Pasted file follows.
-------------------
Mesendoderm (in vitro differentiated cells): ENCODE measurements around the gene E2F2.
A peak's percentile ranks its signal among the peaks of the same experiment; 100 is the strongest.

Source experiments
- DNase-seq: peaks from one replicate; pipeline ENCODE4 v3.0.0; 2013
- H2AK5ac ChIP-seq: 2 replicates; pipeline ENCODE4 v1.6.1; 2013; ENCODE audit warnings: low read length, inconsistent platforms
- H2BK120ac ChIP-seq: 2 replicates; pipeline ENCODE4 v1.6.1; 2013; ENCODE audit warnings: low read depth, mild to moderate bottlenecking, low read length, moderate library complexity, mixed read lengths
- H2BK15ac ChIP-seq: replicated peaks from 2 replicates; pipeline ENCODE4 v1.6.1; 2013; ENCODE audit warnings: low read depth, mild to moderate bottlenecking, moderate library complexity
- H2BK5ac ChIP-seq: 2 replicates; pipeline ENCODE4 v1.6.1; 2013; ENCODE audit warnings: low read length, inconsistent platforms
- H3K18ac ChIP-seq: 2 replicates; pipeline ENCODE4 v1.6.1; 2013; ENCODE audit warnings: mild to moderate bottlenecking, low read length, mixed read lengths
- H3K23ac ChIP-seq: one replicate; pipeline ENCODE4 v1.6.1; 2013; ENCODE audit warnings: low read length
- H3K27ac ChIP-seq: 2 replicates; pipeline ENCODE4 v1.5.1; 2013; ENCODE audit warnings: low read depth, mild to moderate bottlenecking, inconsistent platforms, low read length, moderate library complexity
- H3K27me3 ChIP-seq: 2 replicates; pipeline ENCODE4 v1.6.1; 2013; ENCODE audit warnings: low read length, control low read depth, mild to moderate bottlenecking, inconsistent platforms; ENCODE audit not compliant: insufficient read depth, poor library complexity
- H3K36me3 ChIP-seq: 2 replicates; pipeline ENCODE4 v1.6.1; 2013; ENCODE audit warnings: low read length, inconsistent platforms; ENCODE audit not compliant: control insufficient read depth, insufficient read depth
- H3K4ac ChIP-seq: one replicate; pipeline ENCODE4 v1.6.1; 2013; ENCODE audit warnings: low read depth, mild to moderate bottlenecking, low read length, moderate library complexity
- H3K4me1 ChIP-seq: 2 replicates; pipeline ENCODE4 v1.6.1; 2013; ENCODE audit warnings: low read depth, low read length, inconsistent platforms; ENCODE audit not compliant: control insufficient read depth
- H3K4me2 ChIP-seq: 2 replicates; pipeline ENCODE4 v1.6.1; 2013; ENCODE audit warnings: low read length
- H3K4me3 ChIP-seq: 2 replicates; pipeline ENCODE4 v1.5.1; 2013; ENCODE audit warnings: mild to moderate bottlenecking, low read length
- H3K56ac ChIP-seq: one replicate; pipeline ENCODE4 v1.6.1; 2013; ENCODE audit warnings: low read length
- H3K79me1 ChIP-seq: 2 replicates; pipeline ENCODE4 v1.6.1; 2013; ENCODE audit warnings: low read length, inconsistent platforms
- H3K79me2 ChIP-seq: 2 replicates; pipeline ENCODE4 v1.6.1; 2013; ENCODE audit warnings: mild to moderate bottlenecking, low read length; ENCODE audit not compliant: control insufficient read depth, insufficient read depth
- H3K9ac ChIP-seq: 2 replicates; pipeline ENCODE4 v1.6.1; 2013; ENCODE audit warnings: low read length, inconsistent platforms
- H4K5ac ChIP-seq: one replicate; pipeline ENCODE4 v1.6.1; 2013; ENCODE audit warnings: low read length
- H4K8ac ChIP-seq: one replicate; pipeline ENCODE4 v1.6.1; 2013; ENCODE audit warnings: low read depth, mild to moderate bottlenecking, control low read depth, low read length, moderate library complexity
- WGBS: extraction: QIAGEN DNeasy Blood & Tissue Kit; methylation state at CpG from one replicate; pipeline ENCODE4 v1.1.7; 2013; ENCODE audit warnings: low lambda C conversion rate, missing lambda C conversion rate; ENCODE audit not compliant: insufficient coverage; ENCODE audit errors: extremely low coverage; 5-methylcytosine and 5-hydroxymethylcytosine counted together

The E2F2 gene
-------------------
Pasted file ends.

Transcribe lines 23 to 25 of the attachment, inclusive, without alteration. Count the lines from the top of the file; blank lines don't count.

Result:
- H4K8ac ChIP-seq: one replicate; pipeline ENCODE4 v1.6.1; 2013; ENCODE audit warnings: low read depth, mild to moderate bottlenecking, control low read depth, low read length, moderate library complexity
- WGBS: extraction: QIAGEN DNeasy Blood & Tissue Kit; methylation state at CpG from one replicate; pipeline ENCODE4 v1.1.7; 2013; ENCODE audit warnings: low lambda C conversion rate, missing lambda C conversion rate; ENCODE audit not compliant: insufficient coverage; ENCODE audit errors: extremely low coverage; 5-methylcytosine and 5-hydroxymethylcytosine counted together

The E2F2 gene